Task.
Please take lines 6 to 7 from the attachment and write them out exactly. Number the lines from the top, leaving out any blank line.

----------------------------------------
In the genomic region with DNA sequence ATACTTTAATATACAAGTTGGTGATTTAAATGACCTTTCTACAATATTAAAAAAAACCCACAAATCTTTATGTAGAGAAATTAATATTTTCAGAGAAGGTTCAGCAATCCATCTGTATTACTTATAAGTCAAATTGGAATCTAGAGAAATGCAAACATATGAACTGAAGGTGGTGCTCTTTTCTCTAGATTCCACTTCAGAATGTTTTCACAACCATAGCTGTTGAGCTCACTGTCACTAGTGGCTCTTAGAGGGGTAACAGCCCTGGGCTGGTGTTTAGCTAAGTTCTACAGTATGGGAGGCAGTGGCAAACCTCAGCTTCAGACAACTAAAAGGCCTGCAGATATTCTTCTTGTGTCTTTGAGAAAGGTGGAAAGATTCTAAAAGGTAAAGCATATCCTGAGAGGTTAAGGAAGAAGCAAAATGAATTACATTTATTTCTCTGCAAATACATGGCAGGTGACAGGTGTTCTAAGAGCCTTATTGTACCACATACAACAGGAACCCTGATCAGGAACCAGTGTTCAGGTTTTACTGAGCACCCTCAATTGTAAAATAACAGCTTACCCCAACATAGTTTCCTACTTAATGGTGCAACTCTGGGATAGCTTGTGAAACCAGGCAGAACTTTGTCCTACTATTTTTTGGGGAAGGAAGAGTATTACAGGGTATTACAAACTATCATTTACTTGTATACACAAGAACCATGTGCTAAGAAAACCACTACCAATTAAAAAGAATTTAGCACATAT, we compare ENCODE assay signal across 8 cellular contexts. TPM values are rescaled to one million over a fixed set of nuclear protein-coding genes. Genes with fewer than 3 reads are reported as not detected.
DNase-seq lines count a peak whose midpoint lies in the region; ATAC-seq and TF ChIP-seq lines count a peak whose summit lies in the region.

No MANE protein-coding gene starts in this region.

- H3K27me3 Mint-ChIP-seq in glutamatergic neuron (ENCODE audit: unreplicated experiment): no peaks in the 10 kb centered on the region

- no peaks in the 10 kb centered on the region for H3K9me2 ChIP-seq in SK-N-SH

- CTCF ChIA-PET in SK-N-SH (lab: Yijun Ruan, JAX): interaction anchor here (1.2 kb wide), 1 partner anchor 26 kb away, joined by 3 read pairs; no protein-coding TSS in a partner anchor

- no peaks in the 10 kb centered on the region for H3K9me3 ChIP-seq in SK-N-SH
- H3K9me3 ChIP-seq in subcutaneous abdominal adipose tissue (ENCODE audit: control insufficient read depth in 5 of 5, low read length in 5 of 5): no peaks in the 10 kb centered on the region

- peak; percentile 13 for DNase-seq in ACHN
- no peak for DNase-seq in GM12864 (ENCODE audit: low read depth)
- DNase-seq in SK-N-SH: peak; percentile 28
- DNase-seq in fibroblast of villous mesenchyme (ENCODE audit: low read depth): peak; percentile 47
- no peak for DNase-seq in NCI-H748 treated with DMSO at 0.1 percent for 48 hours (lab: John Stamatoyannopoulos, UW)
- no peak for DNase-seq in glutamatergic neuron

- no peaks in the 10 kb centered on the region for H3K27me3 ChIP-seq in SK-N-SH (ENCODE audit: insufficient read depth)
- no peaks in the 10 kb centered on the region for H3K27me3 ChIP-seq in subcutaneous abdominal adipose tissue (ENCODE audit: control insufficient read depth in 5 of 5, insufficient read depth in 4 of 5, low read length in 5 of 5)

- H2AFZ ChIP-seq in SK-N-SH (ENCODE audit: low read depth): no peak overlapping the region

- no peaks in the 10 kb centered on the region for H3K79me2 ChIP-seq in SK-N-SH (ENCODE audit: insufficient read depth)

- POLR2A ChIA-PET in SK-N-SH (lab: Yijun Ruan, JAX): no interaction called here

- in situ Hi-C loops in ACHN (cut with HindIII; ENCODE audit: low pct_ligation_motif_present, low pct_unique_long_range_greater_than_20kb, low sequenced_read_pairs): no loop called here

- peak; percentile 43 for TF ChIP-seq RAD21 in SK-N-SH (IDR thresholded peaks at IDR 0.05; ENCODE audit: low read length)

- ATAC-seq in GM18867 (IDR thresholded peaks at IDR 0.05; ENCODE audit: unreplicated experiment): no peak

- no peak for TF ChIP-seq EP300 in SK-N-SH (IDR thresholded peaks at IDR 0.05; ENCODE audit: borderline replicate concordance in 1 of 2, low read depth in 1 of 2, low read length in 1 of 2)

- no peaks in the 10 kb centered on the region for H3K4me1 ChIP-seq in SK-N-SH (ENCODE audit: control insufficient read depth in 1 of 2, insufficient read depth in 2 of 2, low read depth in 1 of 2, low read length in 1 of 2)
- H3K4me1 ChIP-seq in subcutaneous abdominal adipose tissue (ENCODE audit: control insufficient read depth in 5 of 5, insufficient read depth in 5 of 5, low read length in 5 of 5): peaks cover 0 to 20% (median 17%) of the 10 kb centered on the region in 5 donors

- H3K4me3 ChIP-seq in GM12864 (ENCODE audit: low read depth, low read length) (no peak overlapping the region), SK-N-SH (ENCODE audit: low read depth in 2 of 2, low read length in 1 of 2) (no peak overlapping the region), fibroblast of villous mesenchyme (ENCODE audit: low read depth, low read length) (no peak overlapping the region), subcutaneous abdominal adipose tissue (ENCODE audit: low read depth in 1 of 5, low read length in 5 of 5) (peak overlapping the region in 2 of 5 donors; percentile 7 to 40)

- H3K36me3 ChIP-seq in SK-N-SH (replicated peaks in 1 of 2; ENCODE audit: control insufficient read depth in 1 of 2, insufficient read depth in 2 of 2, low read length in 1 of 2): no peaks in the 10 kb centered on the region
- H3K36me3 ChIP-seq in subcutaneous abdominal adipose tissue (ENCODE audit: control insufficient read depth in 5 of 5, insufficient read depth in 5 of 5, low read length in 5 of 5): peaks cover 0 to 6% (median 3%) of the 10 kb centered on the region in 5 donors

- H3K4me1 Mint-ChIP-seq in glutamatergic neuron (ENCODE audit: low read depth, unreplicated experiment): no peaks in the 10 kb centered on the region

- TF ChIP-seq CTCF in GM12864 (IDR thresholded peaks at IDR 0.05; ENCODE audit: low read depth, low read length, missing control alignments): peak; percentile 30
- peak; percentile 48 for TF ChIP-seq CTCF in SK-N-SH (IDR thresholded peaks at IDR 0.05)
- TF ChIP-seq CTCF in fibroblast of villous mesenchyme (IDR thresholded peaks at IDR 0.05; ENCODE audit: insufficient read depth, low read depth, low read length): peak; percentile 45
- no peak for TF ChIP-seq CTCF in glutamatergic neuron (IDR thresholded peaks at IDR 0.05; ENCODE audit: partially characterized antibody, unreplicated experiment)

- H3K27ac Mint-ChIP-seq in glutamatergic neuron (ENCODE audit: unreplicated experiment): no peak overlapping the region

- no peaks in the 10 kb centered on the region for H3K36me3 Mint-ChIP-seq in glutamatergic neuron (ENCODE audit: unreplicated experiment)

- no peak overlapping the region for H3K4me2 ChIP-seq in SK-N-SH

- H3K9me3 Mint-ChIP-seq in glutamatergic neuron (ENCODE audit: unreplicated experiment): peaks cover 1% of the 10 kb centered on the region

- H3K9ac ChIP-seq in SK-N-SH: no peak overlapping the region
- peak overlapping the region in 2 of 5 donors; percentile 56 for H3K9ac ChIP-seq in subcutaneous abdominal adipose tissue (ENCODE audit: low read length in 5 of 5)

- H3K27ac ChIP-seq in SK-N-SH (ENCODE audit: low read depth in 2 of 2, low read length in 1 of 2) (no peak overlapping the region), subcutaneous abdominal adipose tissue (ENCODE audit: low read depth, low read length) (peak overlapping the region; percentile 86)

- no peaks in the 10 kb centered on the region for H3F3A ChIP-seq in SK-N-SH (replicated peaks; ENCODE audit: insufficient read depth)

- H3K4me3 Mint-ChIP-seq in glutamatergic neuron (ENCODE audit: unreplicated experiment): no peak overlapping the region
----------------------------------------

- CTCF ChIA-PET in SK-N-SH (lab: Yijun Ruan, JAX): interaction anchor here (1.2 kb wide), 1 partner anchor 26 kb away, joined by 3 read pairs; no protein-coding TSS in a partner anchor

- no peaks in the 10 kb centered on the region for H3K9me3 ChIP-seq in SK-N-SH